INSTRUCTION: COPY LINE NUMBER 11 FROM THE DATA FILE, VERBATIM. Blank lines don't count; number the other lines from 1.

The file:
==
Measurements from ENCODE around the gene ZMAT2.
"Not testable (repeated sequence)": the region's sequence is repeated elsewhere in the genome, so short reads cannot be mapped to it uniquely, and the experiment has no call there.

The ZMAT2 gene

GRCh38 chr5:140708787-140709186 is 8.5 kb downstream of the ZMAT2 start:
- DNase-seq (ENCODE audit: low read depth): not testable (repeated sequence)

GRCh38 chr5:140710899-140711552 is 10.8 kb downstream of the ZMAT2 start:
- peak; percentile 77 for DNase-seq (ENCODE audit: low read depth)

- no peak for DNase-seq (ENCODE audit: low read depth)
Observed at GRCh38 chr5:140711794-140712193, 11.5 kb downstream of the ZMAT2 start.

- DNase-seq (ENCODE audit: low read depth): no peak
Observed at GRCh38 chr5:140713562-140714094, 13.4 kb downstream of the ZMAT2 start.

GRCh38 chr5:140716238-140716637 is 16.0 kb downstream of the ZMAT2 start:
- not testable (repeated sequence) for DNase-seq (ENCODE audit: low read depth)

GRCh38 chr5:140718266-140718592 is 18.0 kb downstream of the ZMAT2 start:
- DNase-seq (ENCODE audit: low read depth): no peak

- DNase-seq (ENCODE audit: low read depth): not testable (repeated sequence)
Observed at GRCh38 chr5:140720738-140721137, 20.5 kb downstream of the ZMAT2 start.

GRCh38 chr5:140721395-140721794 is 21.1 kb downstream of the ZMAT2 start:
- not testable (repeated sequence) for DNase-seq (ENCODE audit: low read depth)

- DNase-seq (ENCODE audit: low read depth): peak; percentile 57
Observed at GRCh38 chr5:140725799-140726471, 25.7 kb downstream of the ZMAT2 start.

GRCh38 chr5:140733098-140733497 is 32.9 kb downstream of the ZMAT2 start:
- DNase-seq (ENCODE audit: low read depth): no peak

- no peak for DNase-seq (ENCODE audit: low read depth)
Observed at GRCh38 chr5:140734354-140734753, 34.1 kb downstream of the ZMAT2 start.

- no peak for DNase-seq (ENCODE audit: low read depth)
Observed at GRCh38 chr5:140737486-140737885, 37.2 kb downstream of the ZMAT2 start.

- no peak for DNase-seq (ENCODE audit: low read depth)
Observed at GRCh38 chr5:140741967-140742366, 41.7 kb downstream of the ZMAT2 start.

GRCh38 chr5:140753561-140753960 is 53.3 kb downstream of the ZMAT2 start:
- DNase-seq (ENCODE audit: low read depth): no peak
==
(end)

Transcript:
Observed at GRCh38 chr5:140713562-140714094, 13.4 kb downstream of the ZMAT2 start.